derivations, etc locally, indexed etc with nice access (GNU info is an
example) and being able to contribute “locally” sending patch with a
local dVCS etc?

Sorry for the length and poor English, not my mothertongue…

– Ingmar


#3

What I don’t like about Discourse - it’s not quite a mailing list. Yes,
it has a mailing list mode, but how can I create topics without visiting
the site? either it’s not obvious and I’ve missed it or it’s not
possible.

Discourse seems more like a web forum - well, it is one. And while it
tries to emulate a mailing list, I don’t think it does it properly.
Still I see the differences.

For example, I use notmuch to prevent drowning in a bunch of mailing
lists (thanks to home-manager developers, because without reading
home-manager manual I would’ve never discovered this amazing tool). A
program named afew sorts my mail - and I was forced to add a rule for
sorting Discourse messages separately, because they broke the default
ListMailsFilter. Here’s the rule I use, by the way:

# Discourse messages need to be tagged first, because they break ListMailsFilter
[HeaderMatchingFilter.1]
query = from:discoursemail.com AND NOT tag:lists
message = Tag Discourse mailing list messages
header = From
pattern = <(?P<project>[^ ]*)@discoursemail.com>
tags = -new; +lists/{project}; +lists

And even then NixOS tag is shown as lists/nixos1 instead of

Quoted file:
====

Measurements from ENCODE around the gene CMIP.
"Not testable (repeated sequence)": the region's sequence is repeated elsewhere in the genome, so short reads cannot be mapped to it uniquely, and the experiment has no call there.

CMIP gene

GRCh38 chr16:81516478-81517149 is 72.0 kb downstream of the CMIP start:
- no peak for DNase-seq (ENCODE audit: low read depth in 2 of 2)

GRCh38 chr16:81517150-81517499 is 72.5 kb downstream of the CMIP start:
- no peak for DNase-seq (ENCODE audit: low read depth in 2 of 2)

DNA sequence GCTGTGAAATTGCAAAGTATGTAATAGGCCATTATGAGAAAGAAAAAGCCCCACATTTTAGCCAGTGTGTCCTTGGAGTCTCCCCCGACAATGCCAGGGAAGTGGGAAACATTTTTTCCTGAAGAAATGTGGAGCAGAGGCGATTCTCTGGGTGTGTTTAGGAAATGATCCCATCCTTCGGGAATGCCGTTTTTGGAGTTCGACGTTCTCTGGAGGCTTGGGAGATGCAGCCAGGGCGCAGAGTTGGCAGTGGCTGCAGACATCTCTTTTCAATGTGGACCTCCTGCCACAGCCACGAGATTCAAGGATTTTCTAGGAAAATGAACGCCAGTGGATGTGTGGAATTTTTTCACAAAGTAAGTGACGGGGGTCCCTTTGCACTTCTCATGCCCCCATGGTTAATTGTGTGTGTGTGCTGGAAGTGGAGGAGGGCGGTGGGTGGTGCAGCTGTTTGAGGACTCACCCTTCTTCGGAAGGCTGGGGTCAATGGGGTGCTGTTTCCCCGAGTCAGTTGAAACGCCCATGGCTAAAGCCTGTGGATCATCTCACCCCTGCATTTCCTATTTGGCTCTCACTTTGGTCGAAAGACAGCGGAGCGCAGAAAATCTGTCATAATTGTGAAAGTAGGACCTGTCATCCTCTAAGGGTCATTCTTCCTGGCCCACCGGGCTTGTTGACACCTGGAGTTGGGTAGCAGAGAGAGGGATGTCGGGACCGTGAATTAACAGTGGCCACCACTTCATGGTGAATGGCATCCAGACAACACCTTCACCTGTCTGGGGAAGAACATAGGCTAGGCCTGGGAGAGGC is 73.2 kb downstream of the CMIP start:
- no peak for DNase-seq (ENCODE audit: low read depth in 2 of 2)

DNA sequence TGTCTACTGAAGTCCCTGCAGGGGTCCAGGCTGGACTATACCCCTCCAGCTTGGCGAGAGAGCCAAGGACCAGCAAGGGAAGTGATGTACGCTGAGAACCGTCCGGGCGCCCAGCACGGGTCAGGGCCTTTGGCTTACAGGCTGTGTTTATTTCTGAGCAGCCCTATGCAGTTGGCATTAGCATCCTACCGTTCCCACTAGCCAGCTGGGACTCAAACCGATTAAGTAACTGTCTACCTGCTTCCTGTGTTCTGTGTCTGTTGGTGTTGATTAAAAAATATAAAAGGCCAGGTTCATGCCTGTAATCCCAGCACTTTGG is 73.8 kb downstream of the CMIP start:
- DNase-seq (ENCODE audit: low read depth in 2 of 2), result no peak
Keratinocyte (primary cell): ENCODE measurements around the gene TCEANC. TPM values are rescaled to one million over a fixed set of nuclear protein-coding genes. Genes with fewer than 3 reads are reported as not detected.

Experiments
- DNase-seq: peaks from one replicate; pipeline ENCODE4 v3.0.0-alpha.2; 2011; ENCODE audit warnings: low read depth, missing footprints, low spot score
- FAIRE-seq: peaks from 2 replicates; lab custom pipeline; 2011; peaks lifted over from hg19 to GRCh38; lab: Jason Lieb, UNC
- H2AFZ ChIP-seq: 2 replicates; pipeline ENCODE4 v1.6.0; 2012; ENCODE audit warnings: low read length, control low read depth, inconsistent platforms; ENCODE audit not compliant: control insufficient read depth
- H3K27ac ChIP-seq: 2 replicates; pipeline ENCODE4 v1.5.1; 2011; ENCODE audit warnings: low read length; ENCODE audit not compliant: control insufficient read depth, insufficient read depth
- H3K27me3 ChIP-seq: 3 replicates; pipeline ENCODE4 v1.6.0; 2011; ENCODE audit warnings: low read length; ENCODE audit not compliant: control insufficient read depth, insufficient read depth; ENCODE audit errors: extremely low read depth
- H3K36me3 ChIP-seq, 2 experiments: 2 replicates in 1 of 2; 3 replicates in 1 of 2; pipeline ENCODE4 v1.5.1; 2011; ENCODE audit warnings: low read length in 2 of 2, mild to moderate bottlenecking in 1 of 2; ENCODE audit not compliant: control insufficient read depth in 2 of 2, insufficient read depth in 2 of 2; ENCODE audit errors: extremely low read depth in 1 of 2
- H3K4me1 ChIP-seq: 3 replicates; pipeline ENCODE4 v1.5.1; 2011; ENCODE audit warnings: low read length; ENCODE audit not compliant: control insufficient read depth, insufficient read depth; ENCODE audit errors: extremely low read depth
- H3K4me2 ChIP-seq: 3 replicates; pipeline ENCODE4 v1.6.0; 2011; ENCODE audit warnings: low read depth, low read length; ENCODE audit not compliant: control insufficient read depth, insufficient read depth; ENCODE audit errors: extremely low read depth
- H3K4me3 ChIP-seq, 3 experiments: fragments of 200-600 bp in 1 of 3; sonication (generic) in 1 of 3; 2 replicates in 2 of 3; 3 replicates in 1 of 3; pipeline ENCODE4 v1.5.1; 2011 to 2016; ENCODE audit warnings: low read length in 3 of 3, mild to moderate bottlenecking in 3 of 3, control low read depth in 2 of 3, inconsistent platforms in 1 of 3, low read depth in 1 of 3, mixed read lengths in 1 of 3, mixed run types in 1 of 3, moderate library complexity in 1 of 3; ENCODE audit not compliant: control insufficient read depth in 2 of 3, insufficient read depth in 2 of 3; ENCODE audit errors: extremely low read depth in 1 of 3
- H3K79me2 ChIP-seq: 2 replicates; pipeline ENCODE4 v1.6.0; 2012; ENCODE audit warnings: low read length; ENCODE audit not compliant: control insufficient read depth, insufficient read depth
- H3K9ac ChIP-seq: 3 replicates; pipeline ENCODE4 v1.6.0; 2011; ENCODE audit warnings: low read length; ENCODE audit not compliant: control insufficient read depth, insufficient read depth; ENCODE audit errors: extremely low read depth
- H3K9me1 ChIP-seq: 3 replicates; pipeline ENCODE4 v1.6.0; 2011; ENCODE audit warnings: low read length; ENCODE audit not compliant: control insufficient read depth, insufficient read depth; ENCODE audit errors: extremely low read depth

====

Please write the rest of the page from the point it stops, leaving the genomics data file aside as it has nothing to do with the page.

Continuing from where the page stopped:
lists/nixos because Discourse for some reason set the email as
nixos1@discoursemail.com. This is kinda annoying…

I’m quite sad actually I haven’t seen the mailing list before it
transformed into Discourse. Having yet another password I need to
remember to create new topics and change settings is annoying, even if
my password manager handles it all for me.


#4

I’m quite sad actually I haven’t seen the mailing list before it
transformed into Discourse. Having yet another password I need to
remember to create new topics and change settings is annoying, even if
my password manager handles it all for me.

Google mailing list is also horrible in its own way, especially if you
care about online archives too…

About topic creation:


#5

@Kisik21,
me to notmuch user (via notmuch-emacs) and NixOS user, for a less
uncomfortable filter (mail refile) I use instead of afew, IMAPFilter (in
NixOS stable), it use a LUA-based config witch is easy for simple things
including any mail-header based filtering + basic boolean operations and
usable for any kind of complex filtering.

Of course it does not tag (personally I tag via a simple notmuch wrapper
script called after mbsync) and operate on IMAP but make easier to
refile anything automatically IMVHO. Notmuch with proper use of unread
tag do the rest :slight_smile:

– Ingmar


#6

What I don’t like about Discourse - it’s not quite a mailing list. Yes,
it has a mailing list mode, but how can I create topics without visiting
the site? either it’s not obvious and I’ve missed it or it’s not
possible.

You can, just send a mail to the discourse, it’ll get into the Inbox
section and be moved to the appropriate category by a moderator. cf. [1]

[1] Discourse via Email

Discourse seems more like a web forum - well, it is one. And while it
tries to emulate a mailing list, I don’t think it does it properly.
Still I see the differences.

Yes, there are differences. Are they repaid by the bonus in
user-friendliness? I’d guess so.

I’m quite sad actually I haven’t seen the mailing list before it